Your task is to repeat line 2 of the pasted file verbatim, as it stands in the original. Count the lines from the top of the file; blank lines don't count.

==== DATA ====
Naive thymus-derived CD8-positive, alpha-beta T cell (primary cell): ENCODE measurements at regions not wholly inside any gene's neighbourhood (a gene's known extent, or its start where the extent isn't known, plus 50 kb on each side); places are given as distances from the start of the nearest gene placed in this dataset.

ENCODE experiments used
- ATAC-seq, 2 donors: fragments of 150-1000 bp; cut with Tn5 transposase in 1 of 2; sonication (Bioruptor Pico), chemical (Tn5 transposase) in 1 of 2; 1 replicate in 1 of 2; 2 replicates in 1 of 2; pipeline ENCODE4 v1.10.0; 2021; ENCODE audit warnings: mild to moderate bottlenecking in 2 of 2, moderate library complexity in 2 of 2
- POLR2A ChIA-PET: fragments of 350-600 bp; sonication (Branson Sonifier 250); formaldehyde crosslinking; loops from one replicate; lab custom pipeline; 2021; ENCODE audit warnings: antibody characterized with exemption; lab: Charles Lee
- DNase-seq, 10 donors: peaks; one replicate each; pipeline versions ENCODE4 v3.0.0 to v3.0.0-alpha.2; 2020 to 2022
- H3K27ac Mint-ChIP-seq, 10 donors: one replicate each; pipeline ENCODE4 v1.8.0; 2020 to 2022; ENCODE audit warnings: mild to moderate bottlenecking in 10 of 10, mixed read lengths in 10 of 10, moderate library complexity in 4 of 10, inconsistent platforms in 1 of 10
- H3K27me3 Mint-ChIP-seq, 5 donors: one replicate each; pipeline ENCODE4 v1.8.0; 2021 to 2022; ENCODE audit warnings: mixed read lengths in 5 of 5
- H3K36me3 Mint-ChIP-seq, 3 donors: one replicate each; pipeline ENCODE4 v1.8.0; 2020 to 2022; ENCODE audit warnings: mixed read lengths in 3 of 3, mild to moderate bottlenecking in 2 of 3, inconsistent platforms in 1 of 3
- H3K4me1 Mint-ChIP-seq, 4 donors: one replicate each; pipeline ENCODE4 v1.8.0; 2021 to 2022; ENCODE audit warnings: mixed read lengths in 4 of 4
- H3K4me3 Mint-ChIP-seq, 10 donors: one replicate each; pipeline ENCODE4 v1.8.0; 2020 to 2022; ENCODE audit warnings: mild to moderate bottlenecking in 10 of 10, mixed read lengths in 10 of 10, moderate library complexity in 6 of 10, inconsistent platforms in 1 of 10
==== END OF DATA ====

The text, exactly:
ENCODE experiments used